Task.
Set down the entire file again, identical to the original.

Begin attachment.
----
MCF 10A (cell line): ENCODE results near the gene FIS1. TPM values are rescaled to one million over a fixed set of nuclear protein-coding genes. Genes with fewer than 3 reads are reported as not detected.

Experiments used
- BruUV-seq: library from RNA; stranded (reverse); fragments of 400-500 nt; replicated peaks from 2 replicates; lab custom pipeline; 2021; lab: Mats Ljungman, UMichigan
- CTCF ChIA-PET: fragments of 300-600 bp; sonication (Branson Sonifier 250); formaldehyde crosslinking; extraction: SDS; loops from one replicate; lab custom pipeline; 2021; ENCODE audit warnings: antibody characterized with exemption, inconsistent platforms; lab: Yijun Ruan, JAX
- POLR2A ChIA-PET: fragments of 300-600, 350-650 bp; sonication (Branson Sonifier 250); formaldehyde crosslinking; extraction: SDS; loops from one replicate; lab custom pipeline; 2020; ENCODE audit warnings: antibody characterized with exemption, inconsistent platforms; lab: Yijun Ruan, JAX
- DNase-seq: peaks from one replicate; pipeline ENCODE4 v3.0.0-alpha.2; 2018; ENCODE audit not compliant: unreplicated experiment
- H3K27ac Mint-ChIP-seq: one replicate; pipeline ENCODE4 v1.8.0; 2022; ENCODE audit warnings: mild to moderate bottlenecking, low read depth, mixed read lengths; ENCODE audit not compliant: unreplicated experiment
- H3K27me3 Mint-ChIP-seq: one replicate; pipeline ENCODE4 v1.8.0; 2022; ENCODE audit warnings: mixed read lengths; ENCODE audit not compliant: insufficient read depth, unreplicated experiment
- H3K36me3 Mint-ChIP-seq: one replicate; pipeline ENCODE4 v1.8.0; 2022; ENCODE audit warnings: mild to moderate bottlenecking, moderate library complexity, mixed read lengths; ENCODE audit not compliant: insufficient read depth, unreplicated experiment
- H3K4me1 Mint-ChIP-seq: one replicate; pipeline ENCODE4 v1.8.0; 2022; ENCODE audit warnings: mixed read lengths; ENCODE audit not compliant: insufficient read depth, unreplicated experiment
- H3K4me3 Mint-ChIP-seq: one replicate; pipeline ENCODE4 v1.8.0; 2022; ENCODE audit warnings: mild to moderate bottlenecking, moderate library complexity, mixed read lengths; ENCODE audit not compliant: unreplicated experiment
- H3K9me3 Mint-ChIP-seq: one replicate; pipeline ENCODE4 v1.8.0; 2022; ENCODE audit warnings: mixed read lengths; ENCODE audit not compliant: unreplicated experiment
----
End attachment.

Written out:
MCF 10A (cell line): ENCODE results near the gene FIS1. TPM values are rescaled to one million over a fixed set of nuclear protein-coding genes. Genes with fewer than 3 reads are reported as not detected.

Experiments used
- BruUV-seq: library from RNA; stranded (reverse); fragments of 400-500 nt; replicated peaks from 2 replicates; lab custom pipeline; 2021; lab: Mats Ljungman, UMichigan
- CTCF ChIA-PET: fragments of 300-600 bp; sonication (Branson Sonifier 250); formaldehyde crosslinking; extraction: SDS; loops from one replicate; lab custom pipeline; 2021; ENCODE audit warnings: antibody characterized with exemption, inconsistent platforms; lab: Yijun Ruan, JAX
- POLR2A ChIA-PET: fragments of 300-600, 350-650 bp; sonication (Branson Sonifier 250); formaldehyde crosslinking; extraction: SDS; loops from one replicate; lab custom pipeline; 2020; ENCODE audit warnings: antibody characterized with exemption, inconsistent platforms; lab: Yijun Ruan, JAX
- DNase-seq: peaks from one replicate; pipeline ENCODE4 v3.0.0-alpha.2; 2018; ENCODE audit not compliant: unreplicated experiment
- H3K27ac Mint-ChIP-seq: one replicate; pipeline ENCODE4 v1.8.0; 2022; ENCODE audit warnings: mild to moderate bottlenecking, low read depth, mixed read lengths; ENCODE audit not compliant: unreplicated experiment
- H3K27me3 Mint-ChIP-seq: one replicate; pipeline ENCODE4 v1.8.0; 2022; ENCODE audit warnings: mixed read lengths; ENCODE audit not compliant: insufficient read depth, unreplicated experiment
- H3K36me3 Mint-ChIP-seq: one replicate; pipeline ENCODE4 v1.8.0; 2022; ENCODE audit warnings: mild to moderate bottlenecking, moderate library complexity, mixed read lengths; ENCODE audit not compliant: insufficient read depth, unreplicated experiment
- H3K4me1 Mint-ChIP-seq: one replicate; pipeline ENCODE4 v1.8.0; 2022; ENCODE audit warnings: mixed read lengths; ENCODE audit not compliant: insufficient read depth, unreplicated experiment
- H3K4me3 Mint-ChIP-seq: one replicate; pipeline ENCODE4 v1.8.0; 2022; ENCODE audit warnings: mild to moderate bottlenecking, moderate library complexity, mixed read lengths; ENCODE audit not compliant: unreplicated experiment
- H3K9me3 Mint-ChIP-seq: one replicate; pipeline ENCODE4 v1.8.0; 2022; ENCODE audit warnings: mixed read lengths; ENCODE audit not compliant: unreplicated experiment